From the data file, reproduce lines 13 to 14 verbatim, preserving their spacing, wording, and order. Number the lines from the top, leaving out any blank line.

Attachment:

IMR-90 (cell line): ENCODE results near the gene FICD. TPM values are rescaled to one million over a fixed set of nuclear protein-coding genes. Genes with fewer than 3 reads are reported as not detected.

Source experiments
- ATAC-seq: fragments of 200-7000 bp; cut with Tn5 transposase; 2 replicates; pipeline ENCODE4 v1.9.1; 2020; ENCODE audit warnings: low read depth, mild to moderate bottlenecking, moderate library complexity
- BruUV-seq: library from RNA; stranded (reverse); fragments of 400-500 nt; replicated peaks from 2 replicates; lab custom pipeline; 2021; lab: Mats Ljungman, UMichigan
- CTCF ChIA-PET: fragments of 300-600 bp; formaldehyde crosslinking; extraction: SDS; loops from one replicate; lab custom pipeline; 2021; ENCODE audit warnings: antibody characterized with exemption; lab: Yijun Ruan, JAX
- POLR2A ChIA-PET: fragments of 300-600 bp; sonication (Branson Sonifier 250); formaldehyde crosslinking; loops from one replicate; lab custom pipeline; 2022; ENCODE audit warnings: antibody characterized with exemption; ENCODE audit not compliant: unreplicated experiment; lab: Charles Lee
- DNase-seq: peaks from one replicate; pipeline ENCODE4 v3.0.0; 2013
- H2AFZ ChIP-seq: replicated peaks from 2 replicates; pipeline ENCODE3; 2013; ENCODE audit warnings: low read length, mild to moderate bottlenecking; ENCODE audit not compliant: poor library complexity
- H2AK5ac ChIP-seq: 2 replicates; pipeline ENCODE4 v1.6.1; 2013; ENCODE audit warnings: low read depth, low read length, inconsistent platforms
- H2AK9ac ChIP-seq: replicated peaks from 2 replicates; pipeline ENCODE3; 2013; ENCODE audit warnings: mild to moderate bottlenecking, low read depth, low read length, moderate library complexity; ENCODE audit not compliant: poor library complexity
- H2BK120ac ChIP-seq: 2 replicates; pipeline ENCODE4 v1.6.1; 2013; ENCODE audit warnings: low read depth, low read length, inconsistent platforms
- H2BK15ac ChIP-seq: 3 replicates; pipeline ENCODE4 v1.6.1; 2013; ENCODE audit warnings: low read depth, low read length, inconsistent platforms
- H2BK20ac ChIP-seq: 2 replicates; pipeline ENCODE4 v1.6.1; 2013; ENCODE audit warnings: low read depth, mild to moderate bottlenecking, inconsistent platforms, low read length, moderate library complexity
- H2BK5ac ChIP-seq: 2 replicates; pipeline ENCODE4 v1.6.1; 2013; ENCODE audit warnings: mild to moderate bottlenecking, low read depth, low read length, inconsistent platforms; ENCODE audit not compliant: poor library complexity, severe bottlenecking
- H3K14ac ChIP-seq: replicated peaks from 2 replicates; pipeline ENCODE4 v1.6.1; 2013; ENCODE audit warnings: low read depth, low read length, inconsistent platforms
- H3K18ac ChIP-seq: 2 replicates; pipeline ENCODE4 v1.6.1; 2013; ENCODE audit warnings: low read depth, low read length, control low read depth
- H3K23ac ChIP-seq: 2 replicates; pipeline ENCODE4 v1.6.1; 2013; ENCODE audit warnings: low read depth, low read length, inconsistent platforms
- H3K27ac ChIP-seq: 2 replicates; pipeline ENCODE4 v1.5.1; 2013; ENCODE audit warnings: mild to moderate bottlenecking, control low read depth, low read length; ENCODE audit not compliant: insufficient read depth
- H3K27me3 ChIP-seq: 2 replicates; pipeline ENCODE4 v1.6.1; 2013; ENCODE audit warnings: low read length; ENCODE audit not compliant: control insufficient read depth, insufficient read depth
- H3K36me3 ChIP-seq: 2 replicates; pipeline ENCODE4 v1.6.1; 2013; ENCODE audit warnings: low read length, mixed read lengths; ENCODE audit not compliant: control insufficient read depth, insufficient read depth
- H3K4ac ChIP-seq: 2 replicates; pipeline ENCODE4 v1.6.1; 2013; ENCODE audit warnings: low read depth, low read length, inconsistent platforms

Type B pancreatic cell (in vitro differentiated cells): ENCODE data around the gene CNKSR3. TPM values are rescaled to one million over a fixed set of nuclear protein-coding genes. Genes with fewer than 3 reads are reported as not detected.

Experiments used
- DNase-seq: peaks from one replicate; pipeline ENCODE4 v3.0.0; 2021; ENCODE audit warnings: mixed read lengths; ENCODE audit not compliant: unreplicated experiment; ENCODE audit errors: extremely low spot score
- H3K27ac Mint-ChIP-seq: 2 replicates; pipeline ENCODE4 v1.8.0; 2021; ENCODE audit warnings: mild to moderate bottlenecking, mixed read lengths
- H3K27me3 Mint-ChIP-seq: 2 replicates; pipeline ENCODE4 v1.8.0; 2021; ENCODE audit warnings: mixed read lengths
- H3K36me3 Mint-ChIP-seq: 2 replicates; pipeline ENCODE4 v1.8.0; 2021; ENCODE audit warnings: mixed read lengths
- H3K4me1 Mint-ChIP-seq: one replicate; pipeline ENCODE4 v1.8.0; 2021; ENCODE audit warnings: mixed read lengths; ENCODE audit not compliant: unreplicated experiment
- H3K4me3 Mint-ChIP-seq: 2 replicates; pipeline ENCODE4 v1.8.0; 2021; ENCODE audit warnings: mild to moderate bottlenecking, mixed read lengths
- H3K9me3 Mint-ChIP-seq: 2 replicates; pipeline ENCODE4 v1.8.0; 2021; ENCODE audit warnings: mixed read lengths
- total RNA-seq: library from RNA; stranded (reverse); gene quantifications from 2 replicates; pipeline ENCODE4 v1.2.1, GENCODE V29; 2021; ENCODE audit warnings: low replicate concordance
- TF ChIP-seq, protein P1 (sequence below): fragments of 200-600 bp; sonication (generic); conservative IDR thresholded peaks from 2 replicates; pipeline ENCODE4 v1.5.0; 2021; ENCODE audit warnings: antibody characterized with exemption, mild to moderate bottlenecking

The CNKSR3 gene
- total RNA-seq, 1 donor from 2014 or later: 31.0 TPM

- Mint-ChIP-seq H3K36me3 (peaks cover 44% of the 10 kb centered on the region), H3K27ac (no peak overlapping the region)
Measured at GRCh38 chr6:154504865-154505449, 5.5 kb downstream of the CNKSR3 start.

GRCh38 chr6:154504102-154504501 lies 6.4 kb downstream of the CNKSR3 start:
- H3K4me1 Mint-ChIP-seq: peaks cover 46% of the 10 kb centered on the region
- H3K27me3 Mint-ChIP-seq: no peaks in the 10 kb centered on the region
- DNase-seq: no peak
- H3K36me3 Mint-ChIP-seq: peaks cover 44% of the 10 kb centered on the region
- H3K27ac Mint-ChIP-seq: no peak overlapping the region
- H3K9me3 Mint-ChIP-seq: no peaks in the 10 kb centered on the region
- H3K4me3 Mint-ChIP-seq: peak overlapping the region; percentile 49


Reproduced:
- H2BK20ac ChIP-seq: 2 replicates; pipeline ENCODE4 v1.6.1; 2013; ENCODE audit warnings: low read depth, mild to moderate bottlenecking, inconsistent platforms, low read length, moderate library complexity
- H2BK5ac ChIP-seq: 2 replicates; pipeline ENCODE4 v1.6.1; 2013; ENCODE audit warnings: mild to moderate bottlenecking, low read depth, low read length, inconsistent platforms; ENCODE audit not compliant: poor library complexity, severe bottlenecking